With the Toyota Desert 1000 living up to its reputation as an endurance race for the teams, and a car breaker and claiming a big percentage of the field by its halfway point, the Ford Racing Team was happy to leave Botswana with four of six Ford Racing Rangers completing the gruelling event, and score more valuable points at round 4 of the ABSA Off Road Championship.

Heading up Ford’s attack were points leaders Brandon Harcus and co-driver Juan Mohr who managed to bring their Ranger home fourth in the premier Class SP category. After maintaining a steady third position throughout the last 500km’s of the race, a technical problem a short distance for the finish cost the team valuable minutes and one position, highlighting the competitiveness, quality and speed of the trucks in the SP class.

“It was a great race,” said Harcus who is happy to score some more valuable championship points. “I’m really happy with how well the car held together over such a long distance.”

Finishing one position behind Harcus and Mohr in fifth place were Ford Racing team-mates Neil Woolridge and Kenny Skjoldhammer in their Class SP Ranger. After fighting their way through the field from the word go they had to watch from the side of the road after the starter motor failed. After some assistance from Manfred Schröder and Ward Huxtable in the Absolute, Barloworld SP Ranger to get them back on the road, the service crew replaced the faulty starter during the compulsory 15min pit stop, costing the team a total 30 min time loss.

Skjoldhammer says – “The race was so well organised. We have to thank the club, marshals and officials who put the event together. This is the longest race in the series, and a tremendous effort was put in by all. Our Ranger was fantastic, and we have to thank the service crew for putting in so much time and effort to get us through such a gruelling race. Apart from the starter motor problem in the first 500km’s of the race, causing us to start near the back of the grid, our Ranger was perfect.”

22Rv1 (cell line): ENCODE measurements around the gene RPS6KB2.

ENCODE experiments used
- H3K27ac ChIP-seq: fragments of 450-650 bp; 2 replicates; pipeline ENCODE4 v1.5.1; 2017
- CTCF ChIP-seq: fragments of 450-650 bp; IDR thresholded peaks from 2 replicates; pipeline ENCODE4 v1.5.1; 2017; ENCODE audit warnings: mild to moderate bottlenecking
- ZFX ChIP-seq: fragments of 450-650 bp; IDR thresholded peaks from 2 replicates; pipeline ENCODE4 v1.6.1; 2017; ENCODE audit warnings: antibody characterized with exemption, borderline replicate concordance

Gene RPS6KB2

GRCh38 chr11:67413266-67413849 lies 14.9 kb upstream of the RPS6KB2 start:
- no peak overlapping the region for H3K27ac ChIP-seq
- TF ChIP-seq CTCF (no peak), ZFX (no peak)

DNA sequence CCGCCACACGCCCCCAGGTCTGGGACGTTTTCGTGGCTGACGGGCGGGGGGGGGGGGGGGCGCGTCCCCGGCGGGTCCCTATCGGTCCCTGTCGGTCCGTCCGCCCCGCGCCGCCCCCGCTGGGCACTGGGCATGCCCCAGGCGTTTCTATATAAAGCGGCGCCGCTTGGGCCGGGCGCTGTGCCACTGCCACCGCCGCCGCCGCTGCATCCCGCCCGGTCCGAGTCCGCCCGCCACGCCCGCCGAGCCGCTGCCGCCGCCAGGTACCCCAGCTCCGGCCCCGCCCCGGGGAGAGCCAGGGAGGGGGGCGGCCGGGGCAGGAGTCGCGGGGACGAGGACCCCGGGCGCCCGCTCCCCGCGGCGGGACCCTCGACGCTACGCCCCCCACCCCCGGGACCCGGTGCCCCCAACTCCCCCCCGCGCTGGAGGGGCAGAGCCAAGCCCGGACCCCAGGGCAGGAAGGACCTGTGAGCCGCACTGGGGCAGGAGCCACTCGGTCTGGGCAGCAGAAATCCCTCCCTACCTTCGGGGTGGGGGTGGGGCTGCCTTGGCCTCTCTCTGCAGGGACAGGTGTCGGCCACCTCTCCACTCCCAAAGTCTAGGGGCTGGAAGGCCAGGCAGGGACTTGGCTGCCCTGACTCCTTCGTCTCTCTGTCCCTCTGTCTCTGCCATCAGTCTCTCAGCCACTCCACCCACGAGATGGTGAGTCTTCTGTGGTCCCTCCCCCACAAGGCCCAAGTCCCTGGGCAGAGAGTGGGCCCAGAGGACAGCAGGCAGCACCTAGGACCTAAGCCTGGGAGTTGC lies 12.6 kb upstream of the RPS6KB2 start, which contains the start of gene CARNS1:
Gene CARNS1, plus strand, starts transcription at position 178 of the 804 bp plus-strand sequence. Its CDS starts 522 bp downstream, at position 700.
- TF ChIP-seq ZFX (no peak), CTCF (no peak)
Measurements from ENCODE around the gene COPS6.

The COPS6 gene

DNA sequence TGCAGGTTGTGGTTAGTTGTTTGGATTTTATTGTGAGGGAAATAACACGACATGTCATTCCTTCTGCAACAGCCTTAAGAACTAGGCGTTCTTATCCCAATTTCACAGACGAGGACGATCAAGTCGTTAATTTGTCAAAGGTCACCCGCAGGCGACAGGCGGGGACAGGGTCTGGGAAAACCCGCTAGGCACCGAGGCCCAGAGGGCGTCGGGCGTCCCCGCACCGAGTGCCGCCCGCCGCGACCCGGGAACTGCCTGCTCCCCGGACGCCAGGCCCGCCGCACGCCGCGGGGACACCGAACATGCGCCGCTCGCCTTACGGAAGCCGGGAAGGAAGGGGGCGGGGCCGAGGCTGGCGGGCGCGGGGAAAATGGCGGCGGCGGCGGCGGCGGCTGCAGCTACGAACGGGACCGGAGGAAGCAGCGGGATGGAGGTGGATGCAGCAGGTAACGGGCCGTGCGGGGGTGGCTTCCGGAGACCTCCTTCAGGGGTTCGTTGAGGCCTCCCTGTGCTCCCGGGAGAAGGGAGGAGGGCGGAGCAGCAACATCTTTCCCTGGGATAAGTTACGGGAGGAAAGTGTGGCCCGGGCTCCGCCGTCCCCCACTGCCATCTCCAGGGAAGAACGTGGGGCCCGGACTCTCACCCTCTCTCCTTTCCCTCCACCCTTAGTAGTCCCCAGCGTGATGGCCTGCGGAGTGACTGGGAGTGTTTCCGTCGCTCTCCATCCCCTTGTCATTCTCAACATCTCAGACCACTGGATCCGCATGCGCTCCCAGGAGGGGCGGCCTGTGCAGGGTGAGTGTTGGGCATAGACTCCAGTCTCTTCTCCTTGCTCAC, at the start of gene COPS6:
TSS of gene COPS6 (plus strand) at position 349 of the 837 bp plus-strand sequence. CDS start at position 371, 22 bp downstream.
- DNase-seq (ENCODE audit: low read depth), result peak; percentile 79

Ford Racing’s third Class SP Ranger entry of Manfred Schröder and Ward Huxtable in their Absolute/Barloworld Ranger was forced to retire with brake system maladies during the second 500km leg of the two day race.

“I’m really disappointed with having to stop,” says Manfred. “Under any other circumstance I’d have kept going. But it’s just too dangerous to carry on without brakes.”

First time SP competitors, Harrismith based Kobus van Tonder and Riaan Guelpa, had a fantastic first half of the race, but had to withdraw during the last section of the 1000km’s.

Current Class E Championship leaders Jack Peckham and Lucio Santoro took second position in Class E. Peckham and Santoro have managed to score points consistently over the season so far, which sees them retain the class lead. “We had CV joint troubles that held us up on Saturday, but we managed to make up time on Sunday,” reports Peckham. “The dust was a major problem, and once you get stuck behind somebody, you end up eating it for the rest of the day. The car held up well for us. This is a really rough race for us and our Ranger.”

Newcomers to the ABSA off Road Championship are Botswana businessman, Cor van Os and navigator Eric van Pul, driving their privately entered Class E Ford Ranger, crossed the line in fourth position in class after their maiden drive.

The team would like to thank their supporters and sponsors, Ford, Rockford Fosgate, Time Freight, Harden Auto, Barloworld and Absolute for their continued support.

The Eastern Cape 400 or round 5 of the ABSA off Road Championship is to be held on 27, 28 July in the Eastern Cape.